At a stark outpost in the Kandahar mountain range, a team of American soldiers watches a young Afghan woman approach. She has come to beg for the return of her brother's body. The camp's tense, claustrophobic atmosphere comes to a boil as the men argue about what to do next. Taking its cue from the Antigone myth, this significant, eloquent novel re-creates the chaos, intensity and immediacy of war, and conveys the inevitable repercussions felt by the soldiers and their families--especially one sister.
"A contemporary rumination on a clash of cultures and ideologies. Roy-Bhattacharya tells his story from multiple, conflicting points of view--this is fiction that forces us to react, to feel, perhaps even to change our minds." National Post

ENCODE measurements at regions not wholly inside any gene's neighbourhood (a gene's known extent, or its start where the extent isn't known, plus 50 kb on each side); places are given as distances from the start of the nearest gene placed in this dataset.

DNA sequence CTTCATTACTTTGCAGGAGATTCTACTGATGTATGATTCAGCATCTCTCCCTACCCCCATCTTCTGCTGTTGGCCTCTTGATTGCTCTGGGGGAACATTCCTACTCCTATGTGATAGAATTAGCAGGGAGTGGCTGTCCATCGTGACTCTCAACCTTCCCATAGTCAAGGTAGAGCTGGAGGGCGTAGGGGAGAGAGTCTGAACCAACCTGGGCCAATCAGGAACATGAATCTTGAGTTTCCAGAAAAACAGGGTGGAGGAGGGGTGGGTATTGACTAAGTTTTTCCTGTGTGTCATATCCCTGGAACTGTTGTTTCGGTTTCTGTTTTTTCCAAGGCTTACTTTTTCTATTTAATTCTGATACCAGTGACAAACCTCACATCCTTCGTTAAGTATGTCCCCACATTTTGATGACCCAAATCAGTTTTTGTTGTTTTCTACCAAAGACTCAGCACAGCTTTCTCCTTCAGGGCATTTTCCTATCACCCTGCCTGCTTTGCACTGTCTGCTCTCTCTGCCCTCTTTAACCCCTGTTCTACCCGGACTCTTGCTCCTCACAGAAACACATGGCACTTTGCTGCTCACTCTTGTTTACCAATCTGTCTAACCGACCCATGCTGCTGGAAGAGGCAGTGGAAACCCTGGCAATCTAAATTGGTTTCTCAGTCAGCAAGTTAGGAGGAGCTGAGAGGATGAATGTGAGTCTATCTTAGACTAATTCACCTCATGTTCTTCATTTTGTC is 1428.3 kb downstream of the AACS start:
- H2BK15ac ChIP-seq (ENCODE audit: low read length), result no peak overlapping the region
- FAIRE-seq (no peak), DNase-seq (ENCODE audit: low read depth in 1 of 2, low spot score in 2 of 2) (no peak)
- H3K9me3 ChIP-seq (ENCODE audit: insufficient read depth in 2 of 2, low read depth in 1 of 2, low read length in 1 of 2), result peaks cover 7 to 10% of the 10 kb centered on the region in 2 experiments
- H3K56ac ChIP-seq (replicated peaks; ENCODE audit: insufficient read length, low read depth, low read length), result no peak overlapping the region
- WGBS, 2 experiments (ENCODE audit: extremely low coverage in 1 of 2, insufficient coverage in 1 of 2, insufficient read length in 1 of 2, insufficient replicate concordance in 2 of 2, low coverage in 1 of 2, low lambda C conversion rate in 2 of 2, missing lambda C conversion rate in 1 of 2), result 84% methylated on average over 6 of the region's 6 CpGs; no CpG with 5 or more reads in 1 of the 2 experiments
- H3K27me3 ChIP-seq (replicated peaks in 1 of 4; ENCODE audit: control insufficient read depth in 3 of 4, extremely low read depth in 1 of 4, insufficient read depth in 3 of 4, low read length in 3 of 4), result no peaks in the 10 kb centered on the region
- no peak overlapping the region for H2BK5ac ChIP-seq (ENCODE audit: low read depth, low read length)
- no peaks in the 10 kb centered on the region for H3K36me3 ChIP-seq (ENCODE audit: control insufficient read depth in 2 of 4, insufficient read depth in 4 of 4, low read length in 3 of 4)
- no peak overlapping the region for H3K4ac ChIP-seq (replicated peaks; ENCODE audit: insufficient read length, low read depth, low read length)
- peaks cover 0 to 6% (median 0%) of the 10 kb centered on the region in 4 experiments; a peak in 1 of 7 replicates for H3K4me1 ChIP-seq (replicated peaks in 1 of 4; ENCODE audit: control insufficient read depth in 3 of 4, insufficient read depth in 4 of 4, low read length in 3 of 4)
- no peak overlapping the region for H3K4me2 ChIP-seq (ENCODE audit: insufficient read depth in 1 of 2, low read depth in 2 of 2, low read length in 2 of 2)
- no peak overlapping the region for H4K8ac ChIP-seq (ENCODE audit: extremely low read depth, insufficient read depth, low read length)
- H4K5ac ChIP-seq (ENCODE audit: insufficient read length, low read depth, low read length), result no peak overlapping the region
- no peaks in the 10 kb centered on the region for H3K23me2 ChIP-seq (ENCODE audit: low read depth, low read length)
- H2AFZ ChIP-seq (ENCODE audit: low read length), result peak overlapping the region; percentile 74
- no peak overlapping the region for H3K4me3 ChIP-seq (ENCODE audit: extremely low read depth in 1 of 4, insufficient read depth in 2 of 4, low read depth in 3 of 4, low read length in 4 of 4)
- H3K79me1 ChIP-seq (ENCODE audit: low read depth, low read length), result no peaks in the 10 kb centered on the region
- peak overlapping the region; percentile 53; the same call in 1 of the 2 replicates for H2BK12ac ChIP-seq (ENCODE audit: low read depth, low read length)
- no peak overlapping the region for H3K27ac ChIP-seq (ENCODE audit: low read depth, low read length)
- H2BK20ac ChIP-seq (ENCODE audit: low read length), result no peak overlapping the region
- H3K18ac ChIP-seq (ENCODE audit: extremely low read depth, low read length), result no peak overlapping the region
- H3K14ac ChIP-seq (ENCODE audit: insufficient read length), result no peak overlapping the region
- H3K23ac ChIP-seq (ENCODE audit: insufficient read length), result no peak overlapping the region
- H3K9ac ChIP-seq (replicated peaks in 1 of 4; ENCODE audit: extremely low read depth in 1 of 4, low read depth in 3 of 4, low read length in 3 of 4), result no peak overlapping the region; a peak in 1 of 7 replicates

"The first great novel of the war in Afghanistan." The Wall Street Journal
"Roy-Bhattacharya's lyrical prose captures superbly the brutal realities of combat." The Sunday Times
"I've had a hard time putting The Watch down since first cracking it.... It's remarkable for its grasp of the soldier culture, pop culture, military idiom, not to mention the complexity of the Afghan contemporary and historical reality (which are more or less one and the same)." Linden MacIntyre, author of The Bishop's Man and Why Men Lie
"Every war spawns its major literary works, and Roy-Bhattacharya's...powerful, modern take on the Afghanistan armed conflict resonates with the echoes of Joseph Heller, Tim O'Brien and Robert Stone." Publishers Weekly (starred review)